Pastor Robert’s interactions with others felt highly rational and even cold, and people never knew whether he was listening to them due to his lack of responsiveness. After participating in a “living 360” process, he not only understood but he fully appreciated the impact of these two factors on co-workers and church members and therefore on his leadership effectiveness. Today, with coaching assistance, Robert is making great strides to create new habits of more positive and helpful relationship and leadership interactions.
The Church is where leaders should be the best models of telling each other the hard truth in love. Proverbs 27:6 — Faithful are the wounds of a friend; profuse are the kisses of an enemy. Then why is it that the church is often the last place we actually find this? Traditional feedback approaches in the church include saying nothing, talking behind backs (passive-aggressive), hinting at the issues, and giving top-down evaluations that do more harm than good.
I’m often asked to coach a Sr. Pastor or other senior leader to help him grow in his leadership. There are 4 challenges in this process: discovering the leader’s strengths and struggles; understanding where he needs to be to become an excellent performer; helping him see these and to fully understand the “gap” between where he is and where he needs to go; and determining whether he is coachable enough to do the hard work of growth that will get him there.
An anonymous, on-line 360 degree evaluation can be a great tool to aid in all 4 of these challenges, especially when coupled with a good behavioral profile that brings out natural strengths and struggles.
However, several years ago I discovered a “Living 360” approach that can, as the name implies, really supplement the anonymous 360 to bring the feedback to life. The leader and I identify 4 or 5 people to sit face-to-face with him as I facilitate a lovingly honest discussion about what it’s like to be in personal and organizational relationship with him.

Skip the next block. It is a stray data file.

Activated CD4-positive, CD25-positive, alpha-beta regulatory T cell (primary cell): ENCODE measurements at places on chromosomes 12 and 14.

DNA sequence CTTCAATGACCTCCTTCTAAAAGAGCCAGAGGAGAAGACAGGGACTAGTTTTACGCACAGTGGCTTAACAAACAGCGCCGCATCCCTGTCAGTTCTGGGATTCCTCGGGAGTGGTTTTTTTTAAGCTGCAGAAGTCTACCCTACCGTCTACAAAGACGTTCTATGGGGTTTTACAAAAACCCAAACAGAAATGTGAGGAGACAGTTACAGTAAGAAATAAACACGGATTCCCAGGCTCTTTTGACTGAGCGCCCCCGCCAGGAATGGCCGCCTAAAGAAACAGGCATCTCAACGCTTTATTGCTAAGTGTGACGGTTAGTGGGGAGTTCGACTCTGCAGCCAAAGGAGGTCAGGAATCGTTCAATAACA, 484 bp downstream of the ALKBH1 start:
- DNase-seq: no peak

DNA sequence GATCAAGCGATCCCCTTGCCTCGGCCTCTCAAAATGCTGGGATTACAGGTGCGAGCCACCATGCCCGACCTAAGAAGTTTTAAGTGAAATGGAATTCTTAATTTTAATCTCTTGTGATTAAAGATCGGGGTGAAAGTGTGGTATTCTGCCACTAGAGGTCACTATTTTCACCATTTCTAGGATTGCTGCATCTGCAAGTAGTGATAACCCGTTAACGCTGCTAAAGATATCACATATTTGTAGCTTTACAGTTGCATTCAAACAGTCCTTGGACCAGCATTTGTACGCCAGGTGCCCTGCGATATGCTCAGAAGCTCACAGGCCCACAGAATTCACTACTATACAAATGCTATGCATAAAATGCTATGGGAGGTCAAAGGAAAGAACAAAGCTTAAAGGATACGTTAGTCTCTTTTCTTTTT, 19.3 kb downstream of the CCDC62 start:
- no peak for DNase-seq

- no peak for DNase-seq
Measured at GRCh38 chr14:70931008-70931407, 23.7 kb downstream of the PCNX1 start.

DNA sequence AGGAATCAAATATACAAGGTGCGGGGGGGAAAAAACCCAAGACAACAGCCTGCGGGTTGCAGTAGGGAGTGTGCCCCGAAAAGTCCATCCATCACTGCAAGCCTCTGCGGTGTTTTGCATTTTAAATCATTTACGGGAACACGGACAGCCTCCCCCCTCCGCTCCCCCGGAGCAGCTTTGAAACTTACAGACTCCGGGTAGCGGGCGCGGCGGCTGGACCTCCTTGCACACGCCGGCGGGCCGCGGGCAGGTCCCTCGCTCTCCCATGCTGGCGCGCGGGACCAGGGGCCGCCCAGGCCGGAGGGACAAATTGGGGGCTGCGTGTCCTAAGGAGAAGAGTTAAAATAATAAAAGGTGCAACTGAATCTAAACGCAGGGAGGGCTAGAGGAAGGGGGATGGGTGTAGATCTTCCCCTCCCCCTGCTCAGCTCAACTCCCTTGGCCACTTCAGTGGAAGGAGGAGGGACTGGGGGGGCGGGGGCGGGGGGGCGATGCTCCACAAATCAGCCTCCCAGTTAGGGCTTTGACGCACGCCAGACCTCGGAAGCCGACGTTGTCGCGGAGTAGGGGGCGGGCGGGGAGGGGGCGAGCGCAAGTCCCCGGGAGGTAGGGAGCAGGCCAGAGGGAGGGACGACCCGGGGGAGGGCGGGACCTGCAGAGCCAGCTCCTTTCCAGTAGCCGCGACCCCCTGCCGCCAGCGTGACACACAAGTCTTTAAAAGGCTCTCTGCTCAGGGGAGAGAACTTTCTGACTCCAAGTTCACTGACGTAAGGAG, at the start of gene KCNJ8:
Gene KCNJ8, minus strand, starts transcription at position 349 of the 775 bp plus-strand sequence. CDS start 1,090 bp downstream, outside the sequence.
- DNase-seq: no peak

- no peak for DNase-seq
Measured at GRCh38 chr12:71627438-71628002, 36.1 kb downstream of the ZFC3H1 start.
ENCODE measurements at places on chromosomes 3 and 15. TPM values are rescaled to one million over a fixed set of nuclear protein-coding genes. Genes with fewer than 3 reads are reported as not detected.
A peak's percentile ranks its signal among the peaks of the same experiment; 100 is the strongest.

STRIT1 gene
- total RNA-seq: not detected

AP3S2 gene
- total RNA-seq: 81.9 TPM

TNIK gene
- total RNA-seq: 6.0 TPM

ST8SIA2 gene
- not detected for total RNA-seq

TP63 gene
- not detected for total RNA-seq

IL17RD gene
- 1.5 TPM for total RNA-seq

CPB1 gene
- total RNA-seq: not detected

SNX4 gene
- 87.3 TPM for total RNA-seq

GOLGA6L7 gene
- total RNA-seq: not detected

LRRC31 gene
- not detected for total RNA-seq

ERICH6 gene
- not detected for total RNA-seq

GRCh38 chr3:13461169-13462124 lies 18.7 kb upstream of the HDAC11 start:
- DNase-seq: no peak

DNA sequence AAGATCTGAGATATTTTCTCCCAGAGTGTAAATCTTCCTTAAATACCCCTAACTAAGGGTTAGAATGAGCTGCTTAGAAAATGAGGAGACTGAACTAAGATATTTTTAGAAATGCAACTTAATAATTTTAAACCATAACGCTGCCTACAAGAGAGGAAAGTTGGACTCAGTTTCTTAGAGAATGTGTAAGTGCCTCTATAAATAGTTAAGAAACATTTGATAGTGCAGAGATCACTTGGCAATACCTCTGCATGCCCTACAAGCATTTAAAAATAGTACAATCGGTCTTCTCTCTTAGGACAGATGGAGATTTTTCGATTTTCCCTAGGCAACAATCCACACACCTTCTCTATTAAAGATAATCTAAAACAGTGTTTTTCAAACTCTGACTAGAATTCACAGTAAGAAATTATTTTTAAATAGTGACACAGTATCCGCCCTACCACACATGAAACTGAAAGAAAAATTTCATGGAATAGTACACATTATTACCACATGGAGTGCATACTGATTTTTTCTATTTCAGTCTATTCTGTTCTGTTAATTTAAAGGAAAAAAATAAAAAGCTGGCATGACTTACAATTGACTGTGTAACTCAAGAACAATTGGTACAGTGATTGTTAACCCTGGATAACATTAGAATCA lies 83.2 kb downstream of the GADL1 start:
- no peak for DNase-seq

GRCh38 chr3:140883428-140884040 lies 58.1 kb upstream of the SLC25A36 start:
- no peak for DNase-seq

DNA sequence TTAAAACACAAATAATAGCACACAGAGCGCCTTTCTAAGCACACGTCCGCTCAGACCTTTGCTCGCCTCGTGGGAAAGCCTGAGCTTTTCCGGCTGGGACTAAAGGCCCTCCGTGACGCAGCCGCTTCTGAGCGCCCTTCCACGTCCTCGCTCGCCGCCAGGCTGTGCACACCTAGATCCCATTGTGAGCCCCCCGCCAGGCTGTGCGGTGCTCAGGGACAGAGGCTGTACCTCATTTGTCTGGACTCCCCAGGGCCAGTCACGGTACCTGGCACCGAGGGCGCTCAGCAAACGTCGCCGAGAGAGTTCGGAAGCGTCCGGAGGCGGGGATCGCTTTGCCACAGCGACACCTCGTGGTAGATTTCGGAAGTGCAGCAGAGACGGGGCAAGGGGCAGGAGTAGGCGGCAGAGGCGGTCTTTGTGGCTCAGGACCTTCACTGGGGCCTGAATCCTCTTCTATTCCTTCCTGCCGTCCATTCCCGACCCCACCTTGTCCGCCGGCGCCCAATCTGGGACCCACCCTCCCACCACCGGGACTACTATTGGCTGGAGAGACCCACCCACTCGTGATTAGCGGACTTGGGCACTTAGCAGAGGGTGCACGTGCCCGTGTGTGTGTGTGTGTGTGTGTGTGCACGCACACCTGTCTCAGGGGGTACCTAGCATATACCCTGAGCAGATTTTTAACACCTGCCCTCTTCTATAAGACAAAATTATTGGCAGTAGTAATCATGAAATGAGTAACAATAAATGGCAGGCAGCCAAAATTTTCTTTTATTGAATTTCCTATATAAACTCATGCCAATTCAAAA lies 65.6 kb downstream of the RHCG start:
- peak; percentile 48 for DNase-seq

Pastor Robert was able to hear specific examples of how his inactive listening was harming his leadership effectiveness.Pastor Phillip was able to see how his drive for results was squelching relationships and therefore had become a huge barrier to getting the very results he sought. And we were able to ask questions to get to the bottom of some of the issues that were beneath the issues.
Right now you may be feeling like most participants, who enter this exercise with moderate to deep misgivings about how well this will turn out. However, by setting this up correctly, covering it in prayer, and ensuring good will by all participants, it turns out to be one of the greatest blessings and relationship building events that any of them have ever experienced.
The leader has every opportunity to FULLY understand the positive and negative impact of his leadership on others around him and to appreciate the potential benefits of his own growth in very specific ways. He can ask questions to gain complete clarity about the gap between where he is and where he needs to be. And he will gain respect from the participants as they experience his humility and openness in this process.
Finally, I truly believe that this is modeling the kind of vulnerable relationships that should permeate the church leadership culture and, in fact, the culture of any organization that is led by a Christian.
You may not want to try this alone, however, at least the first time. If so, I would be glad to facilitate this process for you.
© 2014 Transform, LLC and John Purcell